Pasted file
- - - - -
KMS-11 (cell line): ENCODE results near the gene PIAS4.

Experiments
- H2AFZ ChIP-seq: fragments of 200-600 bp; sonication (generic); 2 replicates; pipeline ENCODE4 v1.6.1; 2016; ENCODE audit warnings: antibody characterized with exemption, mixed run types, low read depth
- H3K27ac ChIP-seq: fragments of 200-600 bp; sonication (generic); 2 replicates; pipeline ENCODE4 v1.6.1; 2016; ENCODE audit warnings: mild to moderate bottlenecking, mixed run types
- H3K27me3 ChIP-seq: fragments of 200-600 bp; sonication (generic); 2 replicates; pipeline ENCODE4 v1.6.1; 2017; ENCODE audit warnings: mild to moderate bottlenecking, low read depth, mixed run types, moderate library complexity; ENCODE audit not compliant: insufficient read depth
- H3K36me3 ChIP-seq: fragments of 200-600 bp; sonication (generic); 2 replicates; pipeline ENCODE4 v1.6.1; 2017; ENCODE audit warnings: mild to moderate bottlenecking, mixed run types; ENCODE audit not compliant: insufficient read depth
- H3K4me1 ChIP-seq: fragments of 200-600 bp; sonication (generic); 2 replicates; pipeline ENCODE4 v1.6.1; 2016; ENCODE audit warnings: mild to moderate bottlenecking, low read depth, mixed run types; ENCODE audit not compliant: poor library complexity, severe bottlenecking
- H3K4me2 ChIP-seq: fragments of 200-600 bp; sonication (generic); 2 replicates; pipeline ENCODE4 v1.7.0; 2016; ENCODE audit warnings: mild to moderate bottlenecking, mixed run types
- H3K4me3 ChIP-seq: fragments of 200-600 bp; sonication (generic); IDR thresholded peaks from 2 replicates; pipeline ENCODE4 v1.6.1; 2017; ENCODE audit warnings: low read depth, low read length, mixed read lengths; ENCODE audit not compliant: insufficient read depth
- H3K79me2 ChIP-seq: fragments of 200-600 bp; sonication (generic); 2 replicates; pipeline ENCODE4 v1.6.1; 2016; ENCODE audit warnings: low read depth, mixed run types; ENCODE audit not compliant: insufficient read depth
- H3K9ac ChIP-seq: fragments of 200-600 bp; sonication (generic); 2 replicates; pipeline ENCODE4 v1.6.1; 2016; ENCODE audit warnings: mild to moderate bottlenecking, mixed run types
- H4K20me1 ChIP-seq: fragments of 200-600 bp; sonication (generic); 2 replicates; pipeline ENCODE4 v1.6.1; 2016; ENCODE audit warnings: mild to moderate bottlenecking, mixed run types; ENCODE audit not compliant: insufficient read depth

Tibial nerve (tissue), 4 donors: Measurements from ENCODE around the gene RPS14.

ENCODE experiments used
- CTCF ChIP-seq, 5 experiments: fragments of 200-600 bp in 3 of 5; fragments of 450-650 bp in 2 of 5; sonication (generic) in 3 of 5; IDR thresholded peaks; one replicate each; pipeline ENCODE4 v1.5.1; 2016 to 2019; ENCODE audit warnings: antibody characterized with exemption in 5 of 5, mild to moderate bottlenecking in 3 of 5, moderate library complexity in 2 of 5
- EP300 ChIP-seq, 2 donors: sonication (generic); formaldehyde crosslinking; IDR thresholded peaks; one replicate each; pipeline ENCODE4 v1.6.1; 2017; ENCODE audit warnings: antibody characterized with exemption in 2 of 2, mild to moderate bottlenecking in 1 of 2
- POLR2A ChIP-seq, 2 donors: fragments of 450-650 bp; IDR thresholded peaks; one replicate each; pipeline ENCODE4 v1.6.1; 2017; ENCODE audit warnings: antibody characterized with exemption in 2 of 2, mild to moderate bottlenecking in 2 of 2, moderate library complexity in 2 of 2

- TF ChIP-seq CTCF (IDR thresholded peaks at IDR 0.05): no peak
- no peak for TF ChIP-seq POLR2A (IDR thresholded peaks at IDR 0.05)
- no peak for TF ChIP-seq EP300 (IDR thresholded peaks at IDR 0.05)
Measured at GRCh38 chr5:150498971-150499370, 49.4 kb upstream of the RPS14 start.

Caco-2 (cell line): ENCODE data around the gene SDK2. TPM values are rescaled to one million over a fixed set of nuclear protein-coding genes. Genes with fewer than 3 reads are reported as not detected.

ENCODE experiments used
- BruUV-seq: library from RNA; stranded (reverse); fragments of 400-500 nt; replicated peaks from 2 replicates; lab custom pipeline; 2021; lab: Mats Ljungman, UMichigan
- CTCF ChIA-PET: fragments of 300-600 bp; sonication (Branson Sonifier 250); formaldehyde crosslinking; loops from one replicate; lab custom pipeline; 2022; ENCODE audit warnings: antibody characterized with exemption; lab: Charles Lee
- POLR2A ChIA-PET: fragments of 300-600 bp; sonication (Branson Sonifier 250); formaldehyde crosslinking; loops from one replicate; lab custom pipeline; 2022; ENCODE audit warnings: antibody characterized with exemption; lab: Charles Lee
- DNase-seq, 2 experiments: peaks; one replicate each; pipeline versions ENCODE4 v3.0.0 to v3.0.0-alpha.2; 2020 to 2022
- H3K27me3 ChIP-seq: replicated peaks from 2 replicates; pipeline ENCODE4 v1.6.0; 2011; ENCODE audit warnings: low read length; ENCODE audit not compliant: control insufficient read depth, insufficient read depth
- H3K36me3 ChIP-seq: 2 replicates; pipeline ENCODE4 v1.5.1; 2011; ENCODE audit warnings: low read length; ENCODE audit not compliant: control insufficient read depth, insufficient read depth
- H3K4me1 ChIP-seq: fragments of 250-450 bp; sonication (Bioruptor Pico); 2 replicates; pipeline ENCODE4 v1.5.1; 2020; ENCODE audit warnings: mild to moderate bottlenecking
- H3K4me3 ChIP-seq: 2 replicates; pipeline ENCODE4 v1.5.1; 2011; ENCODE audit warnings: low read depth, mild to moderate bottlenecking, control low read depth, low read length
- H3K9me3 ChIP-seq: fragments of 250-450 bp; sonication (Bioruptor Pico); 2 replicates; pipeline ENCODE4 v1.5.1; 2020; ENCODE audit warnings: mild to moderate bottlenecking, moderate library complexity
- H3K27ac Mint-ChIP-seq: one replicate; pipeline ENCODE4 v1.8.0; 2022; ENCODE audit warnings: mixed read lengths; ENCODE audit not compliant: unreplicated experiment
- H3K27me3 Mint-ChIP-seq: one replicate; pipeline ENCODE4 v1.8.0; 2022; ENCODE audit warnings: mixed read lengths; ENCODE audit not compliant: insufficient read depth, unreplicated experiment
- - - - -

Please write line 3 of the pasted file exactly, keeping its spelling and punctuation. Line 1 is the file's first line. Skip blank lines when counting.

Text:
- H2AFZ ChIP-seq: fragments of 200-600 bp; sonication (generic); 2 replicates; pipeline ENCODE4 v1.6.1; 2016; ENCODE audit warnings: antibody characterized with exemption, mixed run types, low read depth